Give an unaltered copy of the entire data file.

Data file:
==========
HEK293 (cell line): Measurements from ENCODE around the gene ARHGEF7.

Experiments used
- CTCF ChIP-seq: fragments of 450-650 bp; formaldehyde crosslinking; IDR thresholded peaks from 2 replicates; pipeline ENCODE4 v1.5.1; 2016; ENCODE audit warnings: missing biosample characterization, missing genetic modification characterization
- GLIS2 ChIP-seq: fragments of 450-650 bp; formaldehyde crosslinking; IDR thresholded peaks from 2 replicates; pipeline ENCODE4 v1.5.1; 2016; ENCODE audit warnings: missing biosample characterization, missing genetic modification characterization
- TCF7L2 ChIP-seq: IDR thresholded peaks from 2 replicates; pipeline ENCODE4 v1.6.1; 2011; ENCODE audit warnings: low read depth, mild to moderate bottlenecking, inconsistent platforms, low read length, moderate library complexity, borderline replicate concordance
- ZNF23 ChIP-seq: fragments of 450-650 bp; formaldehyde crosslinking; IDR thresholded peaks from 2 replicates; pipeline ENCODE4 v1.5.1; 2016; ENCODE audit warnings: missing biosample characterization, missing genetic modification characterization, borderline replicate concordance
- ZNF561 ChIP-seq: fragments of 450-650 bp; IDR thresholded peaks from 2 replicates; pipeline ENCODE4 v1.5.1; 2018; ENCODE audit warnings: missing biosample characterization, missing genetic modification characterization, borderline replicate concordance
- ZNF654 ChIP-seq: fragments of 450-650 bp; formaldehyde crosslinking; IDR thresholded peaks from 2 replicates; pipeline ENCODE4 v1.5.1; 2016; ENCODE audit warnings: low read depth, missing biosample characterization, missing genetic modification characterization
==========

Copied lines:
HEK293 (cell line): Measurements from ENCODE around the gene ARHGEF7.

Experiments used
- CTCF ChIP-seq: fragments of 450-650 bp; formaldehyde crosslinking; IDR thresholded peaks from 2 replicates; pipeline ENCODE4 v1.5.1; 2016; ENCODE audit warnings: missing biosample characterization, missing genetic modification characterization
- GLIS2 ChIP-seq: fragments of 450-650 bp; formaldehyde crosslinking; IDR thresholded peaks from 2 replicates; pipeline ENCODE4 v1.5.1; 2016; ENCODE audit warnings: missing biosample characterization, missing genetic modification characterization
- TCF7L2 ChIP-seq: IDR thresholded peaks from 2 replicates; pipeline ENCODE4 v1.6.1; 2011; ENCODE audit warnings: low read depth, mild to moderate bottlenecking, inconsistent platforms, low read length, moderate library complexity, borderline replicate concordance
- ZNF23 ChIP-seq: fragments of 450-650 bp; formaldehyde crosslinking; IDR thresholded peaks from 2 replicates; pipeline ENCODE4 v1.5.1; 2016; ENCODE audit warnings: missing biosample characterization, missing genetic modification characterization, borderline replicate concordance
- ZNF561 ChIP-seq: fragments of 450-650 bp; IDR thresholded peaks from 2 replicates; pipeline ENCODE4 v1.5.1; 2018; ENCODE audit warnings: missing biosample characterization, missing genetic modification characterization, borderline replicate concordance
- ZNF654 ChIP-seq: fragments of 450-650 bp; formaldehyde crosslinking; IDR thresholded peaks from 2 replicates; pipeline ENCODE4 v1.5.1; 2016; ENCODE audit warnings: low read depth, missing biosample characterization, missing genetic modification characterization